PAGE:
A year of Wii: The PAL verdict



Being a devotee of Nintendo in a PAL region is probably a bit like marriage (I'd urge you to stick with me here, because I've thought this analogy through for at least four minutes). For years, you slog away at the relationship, mildly irritated by the other person's foibles and imperfections, like that weird bumpy mole on their back, or how they noisily slurp soup, or how they insist on playing nothing but Keane during long car journeys.

Then every so often, you have your disputes, arguing about the merits of Magnolia Eggshell and Cream Eggshell in the aisle of Lowe's. And sometimes, these disagreements might build up to something bigger in your mind, begin to fester, and perhaps you occasionally think, "Is this it? Is this the rest of my life?" But then, something strange happens -- every so often, the other person does something really fantastic, something that reminds you exactly why you got hitched in the first place, and why you settled on this individual as your soul mate. And suddenly, everything is well with the world, or at least until it's soup night again.

The point of this long-winded comparison being: as a gamer in the UK, that pretty much sums up my relationship with Nintendo. For years now, PAL region gamers have often been treated fairly shabbily by Nintendo. I'll freely admit it doesn't take much too rile us -- we hardcore types are notoriously tough to please -- though Nintendo doesn't always help itself. Its insistence that we receive games or hardware late, or not at all, or borked ... well it's just plain infuriating is what it is. The prices, as well, leave a lot to be desired. And totally rad free gifts? Yea, forget about those.

Yet every now and again, Nintendo gets something right here, something that makes us PAL gamers remember why we support the company. And the Wii, on the whole, is actually one of those things. As I began writing this article, I was gearing up for a venomous diatribe about Nintendo's continuing neglect of those countries that aren't the Americas or Japan. But get this: I can't do it. I can't do it, because when it comes to the Wii, Nintendo suddenly seems to have noticed that Europe and Australia actually exist. It's true! Both are real places and everything! We have our own flags!

OK, it's not all roses, and improvements can still be made. Both hardware and games continue to be priced somewhat disproportionately -- you lucky American folk pay $50 for a new Wii game on the high street, while in the UK we pay £40, the equivalent of $85.

But those accursed delays? They're largely gone, or at least massively reduced from the dark days of being a PAL GameCube owner. A quick flick through Wikipedia shows some horrendous hold-ups when it comes to first-party software on the GameCube. We waited an extra five months for Metroid Prime. We only got one of my very favourite titles, Pikmin, six months after the US. Animal Crossing? In Europe, we waited two whole years for that awesome game. Two fricken' years! (Though admittedly, the "lucky" Aussies "only" had to wait a single year).

So far, remarkably, the Wii has been a different story. We waited a mere four days for the recently released and totally awe-inspiring Super Mario Galaxy. And even the wait for the Wii itself (three weeks) was nothing compared to the period of thumb-twiddling we endured for the 'Cube (er ... six months). Those three Wii-less weeks were still fairly hellish, particularly as US sites were merrily posting reviews of the titles I'd have given my molars to play (resisting the temptation to read said articles was actually humanly impossible). But compared to the six months I had to endure before I got my hands on the purple lunchbox and, um, Luigi's Mansion, those three weeks were a breeze.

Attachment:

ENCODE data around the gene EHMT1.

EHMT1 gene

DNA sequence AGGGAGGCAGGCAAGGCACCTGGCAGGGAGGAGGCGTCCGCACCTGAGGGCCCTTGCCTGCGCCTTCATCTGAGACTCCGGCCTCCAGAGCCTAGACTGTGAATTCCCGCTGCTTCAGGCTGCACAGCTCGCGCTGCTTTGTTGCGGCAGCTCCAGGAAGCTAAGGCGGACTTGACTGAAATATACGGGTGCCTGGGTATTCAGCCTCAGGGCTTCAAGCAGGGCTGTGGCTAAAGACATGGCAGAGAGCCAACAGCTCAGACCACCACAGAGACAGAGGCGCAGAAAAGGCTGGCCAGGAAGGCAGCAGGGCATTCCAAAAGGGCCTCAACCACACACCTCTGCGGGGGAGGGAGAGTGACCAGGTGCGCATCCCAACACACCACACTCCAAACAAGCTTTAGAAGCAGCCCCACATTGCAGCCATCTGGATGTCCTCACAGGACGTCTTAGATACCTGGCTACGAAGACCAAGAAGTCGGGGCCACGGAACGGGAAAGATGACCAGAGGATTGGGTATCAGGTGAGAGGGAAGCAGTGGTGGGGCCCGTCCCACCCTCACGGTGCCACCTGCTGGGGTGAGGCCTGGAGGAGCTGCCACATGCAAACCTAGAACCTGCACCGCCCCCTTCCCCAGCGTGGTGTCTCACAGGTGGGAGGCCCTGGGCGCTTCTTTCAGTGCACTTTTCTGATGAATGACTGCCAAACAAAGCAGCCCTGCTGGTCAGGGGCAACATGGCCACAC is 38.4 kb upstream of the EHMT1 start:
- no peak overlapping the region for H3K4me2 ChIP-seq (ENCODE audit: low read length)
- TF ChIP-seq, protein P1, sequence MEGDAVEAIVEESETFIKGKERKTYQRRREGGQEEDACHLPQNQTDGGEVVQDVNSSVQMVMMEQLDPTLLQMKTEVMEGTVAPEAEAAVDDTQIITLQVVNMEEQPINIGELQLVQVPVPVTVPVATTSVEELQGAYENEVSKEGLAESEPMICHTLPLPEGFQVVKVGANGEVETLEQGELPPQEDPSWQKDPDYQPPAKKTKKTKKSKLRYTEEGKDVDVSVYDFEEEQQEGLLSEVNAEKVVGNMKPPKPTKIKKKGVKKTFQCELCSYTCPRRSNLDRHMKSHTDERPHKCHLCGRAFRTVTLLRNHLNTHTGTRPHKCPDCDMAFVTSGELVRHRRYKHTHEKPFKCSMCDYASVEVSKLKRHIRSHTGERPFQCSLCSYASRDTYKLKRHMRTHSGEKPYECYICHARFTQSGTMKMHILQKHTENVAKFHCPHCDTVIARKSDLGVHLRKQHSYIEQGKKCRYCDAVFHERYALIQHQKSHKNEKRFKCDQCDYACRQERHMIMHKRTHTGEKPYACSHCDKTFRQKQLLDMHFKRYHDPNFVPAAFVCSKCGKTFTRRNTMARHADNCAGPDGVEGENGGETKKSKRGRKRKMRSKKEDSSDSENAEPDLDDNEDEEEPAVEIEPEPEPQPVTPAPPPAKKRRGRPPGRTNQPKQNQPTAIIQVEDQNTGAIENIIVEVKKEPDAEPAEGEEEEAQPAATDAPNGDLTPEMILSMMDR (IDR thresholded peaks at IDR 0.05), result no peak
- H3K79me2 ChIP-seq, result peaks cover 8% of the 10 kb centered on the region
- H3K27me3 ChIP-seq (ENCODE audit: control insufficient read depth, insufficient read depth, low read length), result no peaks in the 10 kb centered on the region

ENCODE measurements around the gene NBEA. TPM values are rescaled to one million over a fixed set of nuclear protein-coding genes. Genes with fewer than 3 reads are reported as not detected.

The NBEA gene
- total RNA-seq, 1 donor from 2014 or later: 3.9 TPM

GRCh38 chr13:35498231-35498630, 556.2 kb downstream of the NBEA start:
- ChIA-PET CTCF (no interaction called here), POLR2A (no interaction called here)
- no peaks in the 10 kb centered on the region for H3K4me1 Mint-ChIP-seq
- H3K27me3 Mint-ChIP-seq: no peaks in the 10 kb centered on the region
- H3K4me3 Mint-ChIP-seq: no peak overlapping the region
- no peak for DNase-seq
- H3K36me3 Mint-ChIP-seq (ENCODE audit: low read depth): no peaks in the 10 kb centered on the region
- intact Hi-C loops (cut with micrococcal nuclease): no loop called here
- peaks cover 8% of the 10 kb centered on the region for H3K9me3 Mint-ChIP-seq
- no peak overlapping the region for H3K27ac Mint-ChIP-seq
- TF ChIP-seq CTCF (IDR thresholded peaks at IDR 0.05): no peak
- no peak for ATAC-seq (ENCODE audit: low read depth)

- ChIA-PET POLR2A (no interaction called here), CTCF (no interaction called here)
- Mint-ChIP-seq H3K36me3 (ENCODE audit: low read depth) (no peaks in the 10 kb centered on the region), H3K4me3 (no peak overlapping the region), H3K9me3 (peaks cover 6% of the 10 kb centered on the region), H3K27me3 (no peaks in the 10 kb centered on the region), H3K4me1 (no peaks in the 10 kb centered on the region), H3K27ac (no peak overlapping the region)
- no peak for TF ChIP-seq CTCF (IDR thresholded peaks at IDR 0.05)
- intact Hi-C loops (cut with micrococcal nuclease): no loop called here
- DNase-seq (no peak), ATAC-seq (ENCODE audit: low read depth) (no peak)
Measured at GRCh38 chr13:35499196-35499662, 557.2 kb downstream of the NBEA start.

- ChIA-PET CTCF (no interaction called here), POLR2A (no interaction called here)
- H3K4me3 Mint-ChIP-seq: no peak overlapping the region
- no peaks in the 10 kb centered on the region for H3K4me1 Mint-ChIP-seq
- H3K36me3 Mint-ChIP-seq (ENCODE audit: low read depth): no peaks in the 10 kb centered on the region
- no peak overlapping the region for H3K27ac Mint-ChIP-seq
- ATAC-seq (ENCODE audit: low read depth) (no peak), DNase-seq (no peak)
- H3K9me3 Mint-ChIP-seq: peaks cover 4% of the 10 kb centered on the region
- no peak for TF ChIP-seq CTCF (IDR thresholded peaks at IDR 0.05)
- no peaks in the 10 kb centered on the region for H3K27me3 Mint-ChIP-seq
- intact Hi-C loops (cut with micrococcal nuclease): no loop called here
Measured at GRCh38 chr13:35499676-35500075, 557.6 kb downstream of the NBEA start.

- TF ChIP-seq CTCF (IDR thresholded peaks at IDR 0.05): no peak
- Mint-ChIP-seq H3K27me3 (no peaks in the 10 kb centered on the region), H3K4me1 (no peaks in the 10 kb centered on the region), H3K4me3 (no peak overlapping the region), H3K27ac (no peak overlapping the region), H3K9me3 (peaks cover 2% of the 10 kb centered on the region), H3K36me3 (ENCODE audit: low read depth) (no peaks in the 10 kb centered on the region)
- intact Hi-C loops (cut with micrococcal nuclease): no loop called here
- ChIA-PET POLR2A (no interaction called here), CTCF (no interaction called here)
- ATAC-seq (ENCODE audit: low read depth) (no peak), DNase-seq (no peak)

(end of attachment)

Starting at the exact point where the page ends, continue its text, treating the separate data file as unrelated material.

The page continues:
(Speaking of which, an aside: my own Wii launch experiences didn't contain a notable story to match Candace's enjoyable tale of queuing and bonding with fellow Nintendo loons. That's not to say I wouldn't have done it; after all, I'm crazy enough about Nintendo to queue for six hours to meet Miyamoto. But this time last year, I was on the other side of the counter from Candace and everybody else who wanted Nintendo's white box -- yep, I was a sales monkey for UK retailer GAME, and thus reserved my console way in advance. On my way out of work at the end of the day, I can recall being offered £250 (just over $500) for my new toy by one desperate parent, though politely declined.)



This more PAL-friendly approach is working wonders for Ninty. Countries outside the Americas and Japan have snaffled up well over 4 million Wiis in the last year, almost a third of all the Wiis sold worldwide, and you may have read recently how they're still very much in demand over here. Which is great, because for a good decade now, both Europe and Australia have been Sony territory. Now, with the help of the DS (and, perversely, an increasingly complacent Sony), the PlayStation blue that covers the region is being gradually swamped by ... whatever color represents Nintendo, I suppose.

So, I guess my conclusion must be: Nintendo, you're doing alright here. Like an infuriating spouse, you irritate the hell out of me sometimes with little slip-ups, but that's all they seem to be nowadays: little. There's been no Animal Crossing-style disasters yet, you even gave us the odd title early, and your handling of the Big Stuff in the past year -- the console launch, Galaxy, the things most of your customers care about -- well, you've got those spot-on. You reminded me why I stuck with you.

There, I did it. I praised Nintendo's approach to PAL regions. Now watch Mario Kart Wii get delayed here until 2009.

This article was originally published on Joystiq.